Work Task 3

Representations and imaginaries of the residential high-rise: past, present and trajectories (2017- 2018)

Objectives: This task aims at making explicit residential high-rise representations and imaginaries that lie behind stakeholders’ behaviors and actions. We first investigate the evolution of theses representations in a long-term analysis assuming that they participate to collective or selective imaginaries that potentially influence the actions of stakeholders in making and experiencing residential high-rises. We postulate that imaginaries and representations of the high-rise residential tower are ambiguous: either associated with success, prestige, the sacred and human achievement, or linked to dystopian futures, it is a built form that can be seen as alienating people and dividing urban societies. The task is divided into two interrelated analyses, one diachronic and one synchronic, assuming that contemporary representations of residential high-rises cannot be understood without those images, as imaginaries indure or falter in the long run. Persons in charge: Loïc Bonneval (CMW, sociologist) + Aurélien Gentil (CMW, sociologist, post-doctoral student) + MA students (internships). Partners: Bianca Botea (CREA, anthropologist), Richard Nordier (Agence d’Urbanisme de Lyon, sociologist), Natalia Fillod-Barbarino (Agence d’Urbanisme de Lyon, geographer), Manoel Alves (IAU-USP), Ruy Sardinha (IAU-USP, philosopher), Marcel Fantin (IAU-USP), Cibele Rizek (IAU-USP), Maíra Daitx (Master student, IAU- USP).

Methods: Surveys, interviews, text and image analysis, press and municipal bulletin archives. Hypotheses: We assume a shift in the image of high-rise living, with the invention of new lifestyles by real- estate and “creative economy” actors, that draw from the imaginaries of success and prestige associated with the tall building. These positive representations conflict with those of council high-rises, often demonized, especially among planners and politicians, but less among its residents.

WT3.1. The changing narratives of residential high-rises

The aim is to provide background analyses of different types of discourses and narratives that have been produced in the past on residential high-rises. Past images still influence current representations, actions and planning strategies. We will consider narratives for “old” high-rises: council housing rise and fall in Lyon (1957-today), along with middle class high-rises (Garibaldi, 6th Borough). The narratives are very different in Sao Paulo where high-rise construction began in the 1940’s. These histories will include discussions about iconicity and heritage on the one hand (the case of Les Gratte-Ciel, Villeurbanne, 1934; and Edificio Copan, 1966, Sao Paulo) and about stigmatization on the other hand (the “grands ensembles”). Ambiguities in social values can be seen in old council housing with a combination of stigmatization and heritization (La Duchère). Methods: Case studies will be based on archival work (from council housing societies, municipal and press archives, to design proposals in architectural competition) completed by interviews of key actors.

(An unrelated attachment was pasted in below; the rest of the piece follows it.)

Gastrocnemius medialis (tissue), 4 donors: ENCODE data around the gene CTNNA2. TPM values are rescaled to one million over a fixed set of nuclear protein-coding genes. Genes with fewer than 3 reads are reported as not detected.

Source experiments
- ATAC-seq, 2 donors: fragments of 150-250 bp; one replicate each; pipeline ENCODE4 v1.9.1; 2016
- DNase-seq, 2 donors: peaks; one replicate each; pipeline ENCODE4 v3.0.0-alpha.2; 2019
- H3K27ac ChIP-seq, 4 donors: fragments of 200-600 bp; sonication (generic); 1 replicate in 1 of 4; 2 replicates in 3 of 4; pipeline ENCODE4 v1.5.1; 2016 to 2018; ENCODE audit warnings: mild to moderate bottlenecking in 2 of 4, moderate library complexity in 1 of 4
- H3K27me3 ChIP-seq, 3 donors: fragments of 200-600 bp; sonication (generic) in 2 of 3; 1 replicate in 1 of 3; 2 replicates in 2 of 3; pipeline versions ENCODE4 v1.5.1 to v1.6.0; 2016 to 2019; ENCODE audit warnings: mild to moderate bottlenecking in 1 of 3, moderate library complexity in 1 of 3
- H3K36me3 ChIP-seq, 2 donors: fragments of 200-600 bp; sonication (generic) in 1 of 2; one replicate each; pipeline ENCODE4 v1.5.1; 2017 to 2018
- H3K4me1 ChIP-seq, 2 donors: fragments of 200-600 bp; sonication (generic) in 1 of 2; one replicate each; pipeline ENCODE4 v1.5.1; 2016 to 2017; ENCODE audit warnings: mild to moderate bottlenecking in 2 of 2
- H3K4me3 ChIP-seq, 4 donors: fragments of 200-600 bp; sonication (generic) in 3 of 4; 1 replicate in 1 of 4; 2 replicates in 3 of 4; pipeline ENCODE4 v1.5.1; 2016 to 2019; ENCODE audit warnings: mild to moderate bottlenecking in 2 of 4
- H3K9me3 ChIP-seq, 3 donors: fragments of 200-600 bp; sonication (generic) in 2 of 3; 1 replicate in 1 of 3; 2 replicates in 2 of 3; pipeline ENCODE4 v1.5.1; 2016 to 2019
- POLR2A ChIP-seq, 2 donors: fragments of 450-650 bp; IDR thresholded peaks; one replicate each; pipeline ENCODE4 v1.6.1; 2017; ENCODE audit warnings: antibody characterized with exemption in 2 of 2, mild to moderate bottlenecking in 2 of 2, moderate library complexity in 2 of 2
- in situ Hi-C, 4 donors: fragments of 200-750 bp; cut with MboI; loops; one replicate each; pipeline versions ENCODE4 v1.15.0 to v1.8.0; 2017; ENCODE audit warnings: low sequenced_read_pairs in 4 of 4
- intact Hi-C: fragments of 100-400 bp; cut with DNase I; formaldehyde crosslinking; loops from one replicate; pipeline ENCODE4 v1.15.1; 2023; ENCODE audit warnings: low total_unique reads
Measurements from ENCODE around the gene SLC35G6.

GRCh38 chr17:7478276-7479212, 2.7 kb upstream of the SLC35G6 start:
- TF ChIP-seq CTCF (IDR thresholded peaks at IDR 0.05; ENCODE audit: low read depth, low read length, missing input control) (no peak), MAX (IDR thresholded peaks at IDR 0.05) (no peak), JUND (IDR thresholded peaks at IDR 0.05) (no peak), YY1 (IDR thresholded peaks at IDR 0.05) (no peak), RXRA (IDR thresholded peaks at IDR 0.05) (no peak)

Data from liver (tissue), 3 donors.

Milestone WT3.1: historical analysis of distinct narratives (recurrent vocabulary, arguments, and models) on high-rise living, based on case studies in Sao Paulo and Lyon to contextualize WT3.2.

WT3.2. Contemporary narratives of residential high-rises 

This mission tests the new lifestyles hypothesis. We first explore how past representations are either which promoted, ignored or rejected in contemporary discourses on residential high-rises. To what extent do they refer to models (or counter-models) of the past? This will lead to discuss on whether current narratives are really new or if they adapt existing features to the contemporary context. The task will particularly address new lifestyles promoted by developers and sometimes also municipalities. These lifestyles are conceived as a set of discourses that create new norms and standards that in turn, create new needs and demands among potential buyers-citizens. This mission involves case studies using ethnographical approach in the 2 cities to assess the way high-rise living is valued by different stakeholders (practitioners, politicians, investors, real estate agents but also buyers and tenants). Social values are not the same for all stakeholders and can be linked to marketing strategies for instance. We analyze the differences between the discourses of planners and architects on the one hand, developers and real estate agents on the other hand. The observation of interactions between real estate actors and their customers is a good way to question the effectiveness of valuing discourses.

Milestone WT3.2: to gather knowledge on the production and reception of contemporary stakeholders’ discourses on high-rise living, and beyond, to understand their strategies.

Deliverables: Typology of the different types of valuing discourses and of their use by the main stakeholders. Risks: difficulty to access some interviewees (particularly developers). Possible fall-back solutions: getting the discourses of developers through architects and municipal staff, representatives of real estate actors (federations or associations) or through their written discourses (brochure, leaflets…).

At the end of the first 3 missions, the research community will be provided with a more comprehensive analysis of high-rise living in terms of locations, dynamics, building process and imaginaries. This knowledge will form the background of the last task, which deals with the experience of high-rise living.

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